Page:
Why Does My Child Refuse to Wear Clothes?
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This is a common question in occupational therapy clinics in South Florida. It can also be a huge source of frustration for families.
This can range from parents trying to get their child to wear socks and sneakers to school, put on their school uniform, or wear short sleeves because it’s hot outside. Many parents worry about how their child will fare out in the community, if they will not wear the appropriate clothing.
· Will they not be able to attend school because they won’t wear the uniform?
· Will they put it on at home, only to be miserable and cry all day?
· Will they catch a cold because they won’t put on a jacket?
· Will they fall on the playground because they won’t wear sneakers?
In certain stages, like toddlerhood, refusing to do what parents ask is completely natural and common. However, a persistent refusal of specific fabrics and certain types of clothing, can be related to the sensory system.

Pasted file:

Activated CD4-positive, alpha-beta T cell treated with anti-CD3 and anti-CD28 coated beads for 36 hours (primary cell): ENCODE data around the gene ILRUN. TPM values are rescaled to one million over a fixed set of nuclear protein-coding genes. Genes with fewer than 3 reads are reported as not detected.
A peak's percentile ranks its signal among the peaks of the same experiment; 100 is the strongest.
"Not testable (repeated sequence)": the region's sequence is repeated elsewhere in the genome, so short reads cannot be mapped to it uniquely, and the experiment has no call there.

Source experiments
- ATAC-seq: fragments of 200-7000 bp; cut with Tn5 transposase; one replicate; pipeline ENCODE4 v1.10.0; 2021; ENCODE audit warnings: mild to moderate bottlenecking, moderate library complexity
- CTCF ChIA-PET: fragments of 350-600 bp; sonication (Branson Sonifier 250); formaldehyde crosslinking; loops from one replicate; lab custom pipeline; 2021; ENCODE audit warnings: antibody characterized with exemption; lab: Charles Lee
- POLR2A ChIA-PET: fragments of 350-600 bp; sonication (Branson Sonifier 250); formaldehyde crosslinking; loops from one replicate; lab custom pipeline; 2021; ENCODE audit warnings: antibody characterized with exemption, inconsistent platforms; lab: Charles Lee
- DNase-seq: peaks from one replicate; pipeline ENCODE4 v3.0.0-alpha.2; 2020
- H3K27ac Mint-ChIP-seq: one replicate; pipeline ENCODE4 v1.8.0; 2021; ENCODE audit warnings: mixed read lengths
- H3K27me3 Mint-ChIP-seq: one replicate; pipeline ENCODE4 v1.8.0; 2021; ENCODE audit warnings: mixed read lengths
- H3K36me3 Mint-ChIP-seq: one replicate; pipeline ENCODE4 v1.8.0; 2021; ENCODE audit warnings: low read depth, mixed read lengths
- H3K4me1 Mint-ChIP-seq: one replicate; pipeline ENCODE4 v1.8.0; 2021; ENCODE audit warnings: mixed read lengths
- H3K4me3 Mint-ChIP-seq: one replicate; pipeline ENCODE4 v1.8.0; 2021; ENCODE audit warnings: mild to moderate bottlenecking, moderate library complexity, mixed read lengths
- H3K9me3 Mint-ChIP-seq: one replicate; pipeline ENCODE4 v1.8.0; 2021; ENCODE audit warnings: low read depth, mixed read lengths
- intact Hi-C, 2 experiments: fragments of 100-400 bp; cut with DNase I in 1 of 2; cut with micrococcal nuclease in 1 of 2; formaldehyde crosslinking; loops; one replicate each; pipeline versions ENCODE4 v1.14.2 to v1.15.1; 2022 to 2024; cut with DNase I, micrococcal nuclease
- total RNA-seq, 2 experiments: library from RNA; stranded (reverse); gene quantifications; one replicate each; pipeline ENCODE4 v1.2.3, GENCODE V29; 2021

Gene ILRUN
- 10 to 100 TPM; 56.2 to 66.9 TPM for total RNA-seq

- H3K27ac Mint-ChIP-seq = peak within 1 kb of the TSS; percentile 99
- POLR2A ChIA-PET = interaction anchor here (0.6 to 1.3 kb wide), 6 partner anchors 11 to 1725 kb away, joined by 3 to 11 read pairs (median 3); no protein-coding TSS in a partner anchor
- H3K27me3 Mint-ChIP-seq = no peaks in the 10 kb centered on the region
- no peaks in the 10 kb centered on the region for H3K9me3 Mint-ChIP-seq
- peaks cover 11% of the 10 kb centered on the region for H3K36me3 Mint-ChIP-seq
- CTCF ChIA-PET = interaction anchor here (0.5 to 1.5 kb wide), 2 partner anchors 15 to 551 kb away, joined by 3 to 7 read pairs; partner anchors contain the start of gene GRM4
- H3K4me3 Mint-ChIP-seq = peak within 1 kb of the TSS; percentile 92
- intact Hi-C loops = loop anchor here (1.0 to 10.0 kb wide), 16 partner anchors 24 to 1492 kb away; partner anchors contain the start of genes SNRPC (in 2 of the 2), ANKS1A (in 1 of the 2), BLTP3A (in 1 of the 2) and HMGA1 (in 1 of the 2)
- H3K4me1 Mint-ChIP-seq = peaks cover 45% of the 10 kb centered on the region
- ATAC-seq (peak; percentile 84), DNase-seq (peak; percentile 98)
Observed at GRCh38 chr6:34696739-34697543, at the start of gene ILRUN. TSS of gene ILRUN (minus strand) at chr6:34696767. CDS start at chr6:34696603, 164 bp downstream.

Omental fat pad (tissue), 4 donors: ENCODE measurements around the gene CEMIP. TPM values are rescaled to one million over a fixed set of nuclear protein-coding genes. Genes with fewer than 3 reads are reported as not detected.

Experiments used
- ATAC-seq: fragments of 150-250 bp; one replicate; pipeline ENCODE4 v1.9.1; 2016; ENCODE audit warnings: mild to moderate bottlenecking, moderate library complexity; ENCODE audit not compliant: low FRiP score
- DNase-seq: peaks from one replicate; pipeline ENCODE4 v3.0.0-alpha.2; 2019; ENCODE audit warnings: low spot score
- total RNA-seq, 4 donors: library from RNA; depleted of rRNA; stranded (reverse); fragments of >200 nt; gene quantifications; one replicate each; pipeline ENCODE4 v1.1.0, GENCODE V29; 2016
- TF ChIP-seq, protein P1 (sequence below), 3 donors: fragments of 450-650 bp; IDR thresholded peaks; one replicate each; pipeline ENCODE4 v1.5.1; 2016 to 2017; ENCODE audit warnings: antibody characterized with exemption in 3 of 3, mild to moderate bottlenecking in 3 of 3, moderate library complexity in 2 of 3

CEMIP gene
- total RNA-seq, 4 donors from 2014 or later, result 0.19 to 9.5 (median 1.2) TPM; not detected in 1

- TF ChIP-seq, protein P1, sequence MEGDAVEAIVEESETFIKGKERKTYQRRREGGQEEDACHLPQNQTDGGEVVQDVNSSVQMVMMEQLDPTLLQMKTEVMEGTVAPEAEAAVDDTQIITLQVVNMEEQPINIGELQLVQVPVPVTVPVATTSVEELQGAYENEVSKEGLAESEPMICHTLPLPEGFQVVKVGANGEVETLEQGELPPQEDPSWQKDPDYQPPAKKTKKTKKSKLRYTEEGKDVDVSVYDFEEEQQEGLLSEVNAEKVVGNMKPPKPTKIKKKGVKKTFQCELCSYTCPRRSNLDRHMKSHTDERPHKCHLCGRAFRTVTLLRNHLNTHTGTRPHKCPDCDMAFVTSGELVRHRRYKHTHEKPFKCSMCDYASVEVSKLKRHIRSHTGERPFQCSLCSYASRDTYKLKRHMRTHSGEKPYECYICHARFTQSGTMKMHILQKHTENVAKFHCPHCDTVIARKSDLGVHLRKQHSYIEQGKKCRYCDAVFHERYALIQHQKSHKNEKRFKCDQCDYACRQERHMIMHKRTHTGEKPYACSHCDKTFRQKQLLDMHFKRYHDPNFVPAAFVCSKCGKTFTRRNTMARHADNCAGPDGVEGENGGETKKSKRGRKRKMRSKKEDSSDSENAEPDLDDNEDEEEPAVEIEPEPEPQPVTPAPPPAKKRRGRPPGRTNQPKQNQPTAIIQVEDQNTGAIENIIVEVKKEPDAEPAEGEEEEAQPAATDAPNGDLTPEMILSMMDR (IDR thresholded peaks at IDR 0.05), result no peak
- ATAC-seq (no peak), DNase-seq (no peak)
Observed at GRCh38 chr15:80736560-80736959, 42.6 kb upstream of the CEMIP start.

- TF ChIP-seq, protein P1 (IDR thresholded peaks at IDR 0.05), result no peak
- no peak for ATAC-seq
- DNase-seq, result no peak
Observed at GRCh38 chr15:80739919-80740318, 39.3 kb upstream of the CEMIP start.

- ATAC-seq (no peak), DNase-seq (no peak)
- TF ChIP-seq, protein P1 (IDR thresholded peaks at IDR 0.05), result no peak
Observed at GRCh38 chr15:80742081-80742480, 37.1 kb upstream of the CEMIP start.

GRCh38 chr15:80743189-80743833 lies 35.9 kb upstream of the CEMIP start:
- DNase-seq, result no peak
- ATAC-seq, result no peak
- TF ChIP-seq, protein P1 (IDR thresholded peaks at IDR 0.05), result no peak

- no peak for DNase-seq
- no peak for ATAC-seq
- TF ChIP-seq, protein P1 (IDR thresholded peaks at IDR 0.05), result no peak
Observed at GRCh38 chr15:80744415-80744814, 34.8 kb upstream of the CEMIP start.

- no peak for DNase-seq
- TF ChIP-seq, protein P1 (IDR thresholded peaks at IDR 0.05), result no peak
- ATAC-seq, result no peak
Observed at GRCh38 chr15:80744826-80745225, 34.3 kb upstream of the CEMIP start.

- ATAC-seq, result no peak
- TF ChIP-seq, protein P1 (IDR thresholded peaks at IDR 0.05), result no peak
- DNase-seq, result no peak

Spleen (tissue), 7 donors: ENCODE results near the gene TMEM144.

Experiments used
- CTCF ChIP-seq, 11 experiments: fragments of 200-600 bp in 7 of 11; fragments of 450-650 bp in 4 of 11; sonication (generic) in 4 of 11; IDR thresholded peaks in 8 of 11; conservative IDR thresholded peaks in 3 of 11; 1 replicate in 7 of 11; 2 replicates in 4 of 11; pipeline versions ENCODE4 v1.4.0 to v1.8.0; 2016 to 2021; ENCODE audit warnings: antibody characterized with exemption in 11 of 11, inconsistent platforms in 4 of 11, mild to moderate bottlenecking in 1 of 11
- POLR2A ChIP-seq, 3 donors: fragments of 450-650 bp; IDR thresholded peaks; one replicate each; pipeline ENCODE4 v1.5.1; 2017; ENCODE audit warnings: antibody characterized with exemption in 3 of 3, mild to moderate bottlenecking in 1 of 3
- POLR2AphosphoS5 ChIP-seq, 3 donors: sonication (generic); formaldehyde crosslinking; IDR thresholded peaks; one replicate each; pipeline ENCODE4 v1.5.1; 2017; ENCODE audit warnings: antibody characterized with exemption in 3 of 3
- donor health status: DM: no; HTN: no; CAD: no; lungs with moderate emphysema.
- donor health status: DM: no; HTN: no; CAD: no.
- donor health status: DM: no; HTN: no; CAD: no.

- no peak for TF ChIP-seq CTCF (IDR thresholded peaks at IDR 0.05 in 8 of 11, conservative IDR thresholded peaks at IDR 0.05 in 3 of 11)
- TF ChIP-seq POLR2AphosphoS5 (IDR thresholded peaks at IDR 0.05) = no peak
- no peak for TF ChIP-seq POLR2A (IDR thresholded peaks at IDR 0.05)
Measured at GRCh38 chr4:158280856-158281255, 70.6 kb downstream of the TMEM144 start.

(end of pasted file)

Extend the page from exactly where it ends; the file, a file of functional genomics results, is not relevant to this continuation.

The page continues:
Our sensory system is a part of our nervous system. When we look at something, touch something, etc., this information travels through our body up to the brain. The brain then interprets the information and decides how to respond accordingly. If the information is interpreted as harmful or dangerous, our body takes steps to “get away” from potential harm.
In the future, if our sensory system interpreted something as unpleasant, we continue to take steps to stay away from it.
So how does this pertain to clothing?
Can you think of a time where you work an item of clothing that had an unpleasant tag? At first maybe it just seemed a little irritating, but then it felt painful?
What did you do? Did you leave the tag there? Continually try to reposition the tag? Take of the clothing and cut the tag off?
Would you wear that piece of clothing exactly as it was again? Probably not.
It can be hard for kids to put into words what exactly is bothering them about a certain piece of clothing.
But, in order to help your child, get used to wearing new types of clothing, it’s important to get down to WHAT EXACTLY is causing them distress and slowly take steps to teach the sensory system that it is not “dangerous”.
This is something I HIGHLY recommend you work with an occupational therapist on, as OTs can provide a thorough assessment on the sensory system.
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Happy Tuesday, Sam
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